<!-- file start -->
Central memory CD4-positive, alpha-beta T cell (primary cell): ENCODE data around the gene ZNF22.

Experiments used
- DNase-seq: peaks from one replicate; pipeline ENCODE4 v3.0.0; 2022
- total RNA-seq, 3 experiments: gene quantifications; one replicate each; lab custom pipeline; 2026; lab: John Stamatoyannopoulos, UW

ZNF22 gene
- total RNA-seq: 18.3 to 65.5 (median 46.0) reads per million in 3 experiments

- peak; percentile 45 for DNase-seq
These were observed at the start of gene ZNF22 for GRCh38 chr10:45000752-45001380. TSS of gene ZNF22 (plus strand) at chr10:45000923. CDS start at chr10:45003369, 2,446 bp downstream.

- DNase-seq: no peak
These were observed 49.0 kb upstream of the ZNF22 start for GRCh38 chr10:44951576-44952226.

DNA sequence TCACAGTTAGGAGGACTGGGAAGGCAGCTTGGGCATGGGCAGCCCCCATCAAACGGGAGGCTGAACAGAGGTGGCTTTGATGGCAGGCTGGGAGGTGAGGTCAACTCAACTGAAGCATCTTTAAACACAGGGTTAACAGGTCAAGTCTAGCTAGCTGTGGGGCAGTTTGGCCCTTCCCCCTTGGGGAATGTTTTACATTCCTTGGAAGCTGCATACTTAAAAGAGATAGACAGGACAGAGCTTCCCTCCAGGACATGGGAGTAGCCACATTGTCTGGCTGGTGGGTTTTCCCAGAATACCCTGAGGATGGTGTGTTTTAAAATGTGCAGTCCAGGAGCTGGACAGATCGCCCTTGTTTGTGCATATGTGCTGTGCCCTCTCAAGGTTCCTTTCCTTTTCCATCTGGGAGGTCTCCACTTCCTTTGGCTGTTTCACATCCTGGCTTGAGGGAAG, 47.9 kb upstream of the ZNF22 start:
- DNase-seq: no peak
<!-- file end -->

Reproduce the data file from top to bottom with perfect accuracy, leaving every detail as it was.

Central memory CD4-positive, alpha-beta T cell (primary cell): ENCODE data around the gene ZNF22.

Experiments used
- DNase-seq: peaks from one replicate; pipeline ENCODE4 v3.0.0; 2022
- total RNA-seq, 3 experiments: gene quantifications; one replicate each; lab custom pipeline; 2026; lab: John Stamatoyannopoulos, UW

ZNF22 gene
- total RNA-seq: 18.3 to 65.5 (median 46.0) reads per million in 3 experiments

- peak; percentile 45 for DNase-seq
These were observed at the start of gene ZNF22 for GRCh38 chr10:45000752-45001380. TSS of gene ZNF22 (plus strand) at chr10:45000923. CDS start at chr10:45003369, 2,446 bp downstream.

- DNase-seq: no peak
These were observed 49.0 kb upstream of the ZNF22 start for GRCh38 chr10:44951576-44952226.

DNA sequence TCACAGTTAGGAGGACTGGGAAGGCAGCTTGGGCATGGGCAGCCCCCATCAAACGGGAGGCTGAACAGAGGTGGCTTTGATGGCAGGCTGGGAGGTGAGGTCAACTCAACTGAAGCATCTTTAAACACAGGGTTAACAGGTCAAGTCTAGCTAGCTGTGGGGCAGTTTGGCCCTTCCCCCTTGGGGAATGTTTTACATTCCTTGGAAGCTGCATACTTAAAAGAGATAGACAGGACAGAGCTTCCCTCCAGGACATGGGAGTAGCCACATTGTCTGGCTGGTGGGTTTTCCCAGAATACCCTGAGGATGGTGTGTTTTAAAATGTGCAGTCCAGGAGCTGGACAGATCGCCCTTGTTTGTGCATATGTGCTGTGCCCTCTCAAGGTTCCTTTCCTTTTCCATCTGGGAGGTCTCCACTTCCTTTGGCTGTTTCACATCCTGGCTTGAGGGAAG, 47.9 kb upstream of the ZNF22 start:
- DNase-seq: no peak